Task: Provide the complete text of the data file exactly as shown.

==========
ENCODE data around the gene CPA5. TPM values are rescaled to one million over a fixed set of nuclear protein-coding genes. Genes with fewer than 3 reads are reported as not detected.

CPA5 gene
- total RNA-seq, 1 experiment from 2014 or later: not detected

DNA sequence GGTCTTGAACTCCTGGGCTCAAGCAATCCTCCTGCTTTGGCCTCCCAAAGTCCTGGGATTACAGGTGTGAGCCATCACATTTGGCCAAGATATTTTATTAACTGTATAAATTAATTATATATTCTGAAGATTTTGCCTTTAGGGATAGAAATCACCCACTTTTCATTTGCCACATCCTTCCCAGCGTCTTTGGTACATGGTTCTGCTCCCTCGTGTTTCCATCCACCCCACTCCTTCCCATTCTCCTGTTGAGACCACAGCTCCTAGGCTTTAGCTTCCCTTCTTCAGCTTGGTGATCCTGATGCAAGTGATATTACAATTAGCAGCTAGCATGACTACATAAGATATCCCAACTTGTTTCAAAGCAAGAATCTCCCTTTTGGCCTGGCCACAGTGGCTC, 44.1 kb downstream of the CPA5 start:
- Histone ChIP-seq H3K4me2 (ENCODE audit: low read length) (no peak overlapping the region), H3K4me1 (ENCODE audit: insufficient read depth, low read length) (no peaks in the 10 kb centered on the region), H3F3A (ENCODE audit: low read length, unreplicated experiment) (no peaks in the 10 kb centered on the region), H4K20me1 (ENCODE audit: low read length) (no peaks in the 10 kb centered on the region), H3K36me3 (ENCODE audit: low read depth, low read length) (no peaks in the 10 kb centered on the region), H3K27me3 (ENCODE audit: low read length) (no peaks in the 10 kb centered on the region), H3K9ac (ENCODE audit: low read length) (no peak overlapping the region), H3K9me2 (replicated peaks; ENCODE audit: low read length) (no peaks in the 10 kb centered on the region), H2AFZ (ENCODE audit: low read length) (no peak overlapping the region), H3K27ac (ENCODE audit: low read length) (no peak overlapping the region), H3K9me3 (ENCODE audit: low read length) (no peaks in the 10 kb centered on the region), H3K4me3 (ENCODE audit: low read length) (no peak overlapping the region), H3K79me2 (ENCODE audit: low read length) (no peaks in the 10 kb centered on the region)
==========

ENCODE data around the gene CPA5. TPM values are rescaled to one million over a fixed set of nuclear protein-coding genes. Genes with fewer than 3 reads are reported as not detected.

CPA5 gene
- total RNA-seq, 1 experiment from 2014 or later: not detected

DNA sequence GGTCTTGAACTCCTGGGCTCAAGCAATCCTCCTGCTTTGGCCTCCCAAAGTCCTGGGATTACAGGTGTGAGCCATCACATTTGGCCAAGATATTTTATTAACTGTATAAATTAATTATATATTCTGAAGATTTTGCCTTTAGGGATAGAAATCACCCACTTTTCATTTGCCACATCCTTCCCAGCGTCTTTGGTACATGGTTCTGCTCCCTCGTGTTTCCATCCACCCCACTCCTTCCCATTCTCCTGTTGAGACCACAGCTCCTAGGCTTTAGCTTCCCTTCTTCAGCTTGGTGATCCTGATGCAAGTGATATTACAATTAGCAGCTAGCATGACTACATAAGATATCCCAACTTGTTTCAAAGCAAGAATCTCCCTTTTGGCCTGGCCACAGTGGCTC, 44.1 kb downstream of the CPA5 start:
- Histone ChIP-seq H3K4me2 (ENCODE audit: low read length) (no peak overlapping the region), H3K4me1 (ENCODE audit: insufficient read depth, low read length) (no peaks in the 10 kb centered on the region), H3F3A (ENCODE audit: low read length, unreplicated experiment) (no peaks in the 10 kb centered on the region), H4K20me1 (ENCODE audit: low read length) (no peaks in the 10 kb centered on the region), H3K36me3 (ENCODE audit: low read depth, low read length) (no peaks in the 10 kb centered on the region), H3K27me3 (ENCODE audit: low read length) (no peaks in the 10 kb centered on the region), H3K9ac (ENCODE audit: low read length) (no peak overlapping the region), H3K9me2 (replicated peaks; ENCODE audit: low read length) (no peaks in the 10 kb centered on the region), H2AFZ (ENCODE audit: low read length) (no peak overlapping the region), H3K27ac (ENCODE audit: low read length) (no peak overlapping the region), H3K9me3 (ENCODE audit: low read length) (no peaks in the 10 kb centered on the region), H3K4me3 (ENCODE audit: low read length) (no peak overlapping the region), H3K79me2 (ENCODE audit: low read length) (no peaks in the 10 kb centered on the region)